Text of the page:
Egypt‘s chief prosecutor has denied allegations that the police tortured a detained human rights activist and researcher during interrogations.
Police detained Patrick George Zaki, an Egyptian student at the University of Bologna in Italy, after landing in Cairo earlier this month for what was supposed to be a brief visit home.
Zaki told his lawyers he has been beaten, subjected to electric shocks, threatened and questioned about his work and activism, according to The Egyptian Initiative for Personal Rights, a Cairo-based human rights group that previously employed him as a gender rights researcher.
The researcher’s lawyer Huda Nasrallah also told The Associated Press news agency that Zaki repeated his torture allegations on Saturday during a court hearing to appeal against his detention. The court rejected the appeal. Zaki is being held while prosecutors investigate claims of disseminating false news and calling for unauthorised protests, among other allegations.
But in a two-page statement on Sunday, the office of General Prosecutor Hamada el-Sawy said Zaki did not report that he was “harmed or violated during his arrest or detention” when he spoke to the public prosecution on February 8, the day after his arrest.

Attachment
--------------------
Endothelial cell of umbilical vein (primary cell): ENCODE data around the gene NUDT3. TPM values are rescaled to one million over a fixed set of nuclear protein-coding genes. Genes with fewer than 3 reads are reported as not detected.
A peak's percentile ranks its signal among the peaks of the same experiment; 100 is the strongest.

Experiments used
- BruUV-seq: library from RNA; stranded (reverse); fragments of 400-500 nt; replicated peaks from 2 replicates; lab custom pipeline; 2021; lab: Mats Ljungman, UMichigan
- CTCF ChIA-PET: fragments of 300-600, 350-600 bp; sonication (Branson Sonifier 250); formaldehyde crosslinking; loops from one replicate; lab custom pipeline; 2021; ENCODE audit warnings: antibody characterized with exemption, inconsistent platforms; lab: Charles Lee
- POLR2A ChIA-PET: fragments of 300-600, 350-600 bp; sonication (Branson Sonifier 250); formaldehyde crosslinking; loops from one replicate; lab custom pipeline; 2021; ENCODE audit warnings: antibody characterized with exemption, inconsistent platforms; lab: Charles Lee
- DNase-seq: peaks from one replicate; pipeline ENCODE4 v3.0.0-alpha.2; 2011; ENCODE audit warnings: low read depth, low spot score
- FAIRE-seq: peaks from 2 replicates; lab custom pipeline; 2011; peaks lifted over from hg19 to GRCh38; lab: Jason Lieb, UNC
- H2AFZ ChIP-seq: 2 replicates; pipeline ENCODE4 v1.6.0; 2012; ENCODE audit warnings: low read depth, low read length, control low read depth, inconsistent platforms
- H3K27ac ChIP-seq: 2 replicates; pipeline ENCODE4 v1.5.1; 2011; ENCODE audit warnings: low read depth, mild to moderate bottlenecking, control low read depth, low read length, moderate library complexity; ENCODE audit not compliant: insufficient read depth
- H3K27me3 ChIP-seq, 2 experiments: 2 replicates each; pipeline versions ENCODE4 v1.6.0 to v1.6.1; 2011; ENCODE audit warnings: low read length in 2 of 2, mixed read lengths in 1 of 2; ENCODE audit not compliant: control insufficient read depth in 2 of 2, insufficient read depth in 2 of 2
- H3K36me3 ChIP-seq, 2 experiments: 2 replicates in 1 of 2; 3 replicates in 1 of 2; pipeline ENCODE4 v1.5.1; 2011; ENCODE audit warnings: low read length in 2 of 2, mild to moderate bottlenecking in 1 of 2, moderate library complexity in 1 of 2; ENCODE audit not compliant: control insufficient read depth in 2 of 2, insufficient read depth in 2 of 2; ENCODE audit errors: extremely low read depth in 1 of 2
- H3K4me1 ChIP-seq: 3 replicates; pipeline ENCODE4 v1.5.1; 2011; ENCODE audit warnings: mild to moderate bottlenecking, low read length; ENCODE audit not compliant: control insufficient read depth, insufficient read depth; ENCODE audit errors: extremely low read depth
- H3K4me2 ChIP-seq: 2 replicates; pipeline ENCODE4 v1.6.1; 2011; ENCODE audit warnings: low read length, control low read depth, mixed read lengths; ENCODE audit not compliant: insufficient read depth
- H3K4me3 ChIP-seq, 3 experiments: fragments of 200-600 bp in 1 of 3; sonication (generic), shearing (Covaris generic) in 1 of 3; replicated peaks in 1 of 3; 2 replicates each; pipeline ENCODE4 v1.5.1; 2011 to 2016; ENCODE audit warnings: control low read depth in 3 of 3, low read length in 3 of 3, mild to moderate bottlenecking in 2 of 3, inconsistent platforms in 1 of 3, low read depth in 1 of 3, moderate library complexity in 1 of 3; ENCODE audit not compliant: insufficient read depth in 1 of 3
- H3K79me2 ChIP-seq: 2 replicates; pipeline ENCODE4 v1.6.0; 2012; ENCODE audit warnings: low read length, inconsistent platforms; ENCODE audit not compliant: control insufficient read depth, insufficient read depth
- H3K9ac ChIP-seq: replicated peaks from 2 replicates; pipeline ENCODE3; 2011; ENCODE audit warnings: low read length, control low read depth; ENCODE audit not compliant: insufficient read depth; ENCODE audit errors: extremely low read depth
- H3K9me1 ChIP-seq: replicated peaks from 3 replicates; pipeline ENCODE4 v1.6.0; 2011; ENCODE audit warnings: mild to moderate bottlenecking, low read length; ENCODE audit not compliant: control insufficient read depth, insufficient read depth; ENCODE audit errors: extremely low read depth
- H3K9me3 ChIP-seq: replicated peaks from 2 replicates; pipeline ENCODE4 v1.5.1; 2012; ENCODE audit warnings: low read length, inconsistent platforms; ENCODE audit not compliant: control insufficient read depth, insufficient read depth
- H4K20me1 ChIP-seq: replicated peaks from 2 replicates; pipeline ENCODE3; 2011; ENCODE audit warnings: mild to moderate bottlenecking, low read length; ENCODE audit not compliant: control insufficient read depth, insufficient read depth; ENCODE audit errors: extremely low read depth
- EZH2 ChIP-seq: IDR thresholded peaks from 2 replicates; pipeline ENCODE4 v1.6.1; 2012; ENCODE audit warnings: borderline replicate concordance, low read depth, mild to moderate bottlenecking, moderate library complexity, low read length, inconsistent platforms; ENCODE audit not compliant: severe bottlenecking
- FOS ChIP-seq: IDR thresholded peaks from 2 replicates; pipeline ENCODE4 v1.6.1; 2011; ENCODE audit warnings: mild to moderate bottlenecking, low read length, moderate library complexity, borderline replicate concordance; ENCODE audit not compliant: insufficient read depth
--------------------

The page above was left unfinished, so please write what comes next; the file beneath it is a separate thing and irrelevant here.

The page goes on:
“The public prosecution also did not observe any visible injuries that could be useful to the investigations, and that the defendant responded denying the existence of any injuries to his body,” the statement read.
As evidence in the case against Zaki, Egypt’s national security agency provided 10 pages printed from a Facebook account carrying the name Patrick George Zaki. The statement described it as “inflammatory material against the state institutions and figures”.
It said Zaki denied the claims against him, and that the prosecutor’s office ordered him to remain in custody pending further investigations.
Egypt outlawed all unauthorised protests in 2013, months after President Abdel Fattah el-Sisi, then defence minister, led the military’s removal of the country’s first democratically elected president, Mohamed Morsi, following mass protests.
Zaki’s case has sparked alarm among human rights groups and has also rattled Italy amid fears of a repeat of the case of murdered Italian doctoral student Giulio Regeni.
After four years of investigation, no one has been arrested or charged over the killing of the 28-year-old, despite months of presumed cooperation between Egyptian and Italian prosecutors. Italy is still pressing Egypt to speed up the investigation.